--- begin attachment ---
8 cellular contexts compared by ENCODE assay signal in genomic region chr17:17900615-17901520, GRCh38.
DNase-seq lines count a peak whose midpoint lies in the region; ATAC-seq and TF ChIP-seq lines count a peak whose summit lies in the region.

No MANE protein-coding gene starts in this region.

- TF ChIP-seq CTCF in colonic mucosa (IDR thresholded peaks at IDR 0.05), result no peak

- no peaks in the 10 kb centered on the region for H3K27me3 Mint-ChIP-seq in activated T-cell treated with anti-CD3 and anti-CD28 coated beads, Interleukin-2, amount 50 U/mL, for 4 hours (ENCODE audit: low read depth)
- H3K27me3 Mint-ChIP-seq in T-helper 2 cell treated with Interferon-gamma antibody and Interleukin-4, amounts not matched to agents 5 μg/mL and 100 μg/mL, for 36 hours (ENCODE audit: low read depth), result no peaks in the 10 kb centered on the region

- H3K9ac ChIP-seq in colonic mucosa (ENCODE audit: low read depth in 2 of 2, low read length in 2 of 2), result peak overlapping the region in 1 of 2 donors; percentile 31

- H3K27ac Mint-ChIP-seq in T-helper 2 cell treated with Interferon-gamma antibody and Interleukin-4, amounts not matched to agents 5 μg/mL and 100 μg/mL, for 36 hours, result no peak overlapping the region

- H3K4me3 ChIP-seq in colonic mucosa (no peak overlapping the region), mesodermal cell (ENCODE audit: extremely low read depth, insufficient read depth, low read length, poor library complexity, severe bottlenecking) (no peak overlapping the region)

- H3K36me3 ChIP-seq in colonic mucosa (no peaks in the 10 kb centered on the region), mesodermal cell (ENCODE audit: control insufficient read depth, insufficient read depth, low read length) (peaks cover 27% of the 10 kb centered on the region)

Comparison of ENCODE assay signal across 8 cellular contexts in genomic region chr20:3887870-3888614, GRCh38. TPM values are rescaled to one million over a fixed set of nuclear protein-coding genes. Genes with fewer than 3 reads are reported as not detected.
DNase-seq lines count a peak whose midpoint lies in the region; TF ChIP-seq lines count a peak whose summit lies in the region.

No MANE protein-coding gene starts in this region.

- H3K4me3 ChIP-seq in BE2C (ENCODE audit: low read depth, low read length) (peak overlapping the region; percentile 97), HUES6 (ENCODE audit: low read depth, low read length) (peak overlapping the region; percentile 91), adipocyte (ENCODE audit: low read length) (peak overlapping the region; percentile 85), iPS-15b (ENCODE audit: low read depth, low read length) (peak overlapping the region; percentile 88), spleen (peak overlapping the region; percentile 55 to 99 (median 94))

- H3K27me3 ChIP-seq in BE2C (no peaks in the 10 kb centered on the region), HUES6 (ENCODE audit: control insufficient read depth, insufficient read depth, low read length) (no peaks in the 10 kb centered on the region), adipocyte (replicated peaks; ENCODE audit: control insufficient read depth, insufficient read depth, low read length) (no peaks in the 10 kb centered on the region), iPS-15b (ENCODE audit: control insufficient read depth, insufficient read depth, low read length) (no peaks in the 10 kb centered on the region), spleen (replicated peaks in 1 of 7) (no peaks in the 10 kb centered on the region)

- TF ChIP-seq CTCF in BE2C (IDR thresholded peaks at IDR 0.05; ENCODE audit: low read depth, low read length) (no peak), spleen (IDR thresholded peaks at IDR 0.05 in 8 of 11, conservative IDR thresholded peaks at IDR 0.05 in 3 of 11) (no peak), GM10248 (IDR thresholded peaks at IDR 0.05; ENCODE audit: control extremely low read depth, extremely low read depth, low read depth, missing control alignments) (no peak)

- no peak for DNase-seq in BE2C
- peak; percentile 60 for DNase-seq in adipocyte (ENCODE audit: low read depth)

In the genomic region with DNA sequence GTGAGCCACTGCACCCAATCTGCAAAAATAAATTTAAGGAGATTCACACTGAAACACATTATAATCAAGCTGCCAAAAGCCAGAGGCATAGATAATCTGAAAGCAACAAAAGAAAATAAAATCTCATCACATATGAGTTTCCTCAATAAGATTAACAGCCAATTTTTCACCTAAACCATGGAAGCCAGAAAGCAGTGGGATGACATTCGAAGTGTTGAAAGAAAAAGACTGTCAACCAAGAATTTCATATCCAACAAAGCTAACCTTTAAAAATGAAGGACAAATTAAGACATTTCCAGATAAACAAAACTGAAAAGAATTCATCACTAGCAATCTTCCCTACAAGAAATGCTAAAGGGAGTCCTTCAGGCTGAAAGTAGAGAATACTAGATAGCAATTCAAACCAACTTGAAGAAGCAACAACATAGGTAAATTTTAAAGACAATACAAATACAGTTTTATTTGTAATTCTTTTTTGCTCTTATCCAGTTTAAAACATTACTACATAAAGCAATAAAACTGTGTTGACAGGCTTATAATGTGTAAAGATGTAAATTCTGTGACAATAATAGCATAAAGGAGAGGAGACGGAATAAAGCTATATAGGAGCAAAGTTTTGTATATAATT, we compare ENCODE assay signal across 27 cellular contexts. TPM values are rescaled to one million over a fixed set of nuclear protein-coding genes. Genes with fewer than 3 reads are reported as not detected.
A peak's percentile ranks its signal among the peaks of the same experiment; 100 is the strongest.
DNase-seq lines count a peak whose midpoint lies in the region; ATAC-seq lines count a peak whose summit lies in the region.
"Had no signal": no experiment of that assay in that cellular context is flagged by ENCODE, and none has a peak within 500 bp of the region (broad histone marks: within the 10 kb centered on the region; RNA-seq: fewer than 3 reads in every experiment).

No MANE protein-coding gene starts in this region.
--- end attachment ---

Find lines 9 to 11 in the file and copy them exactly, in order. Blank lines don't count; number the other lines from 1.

- H3K4me3 ChIP-seq in colonic mucosa (no peak overlapping the region), mesodermal cell (ENCODE audit: extremely low read depth, insufficient read depth, low read length, poor library complexity, severe bottlenecking) (no peak overlapping the region)

- H3K36me3 ChIP-seq in colonic mucosa (no peaks in the 10 kb centered on the region), mesodermal cell (ENCODE audit: control insufficient read depth, insufficient read depth, low read length) (peaks cover 27% of the 10 kb centered on the region)

Comparison of ENCODE assay signal across 8 cellular contexts in genomic region chr20:3887870-3888614, GRCh38. TPM values are rescaled to one million over a fixed set of nuclear protein-coding genes. Genes with fewer than 3 reads are reported as not detected.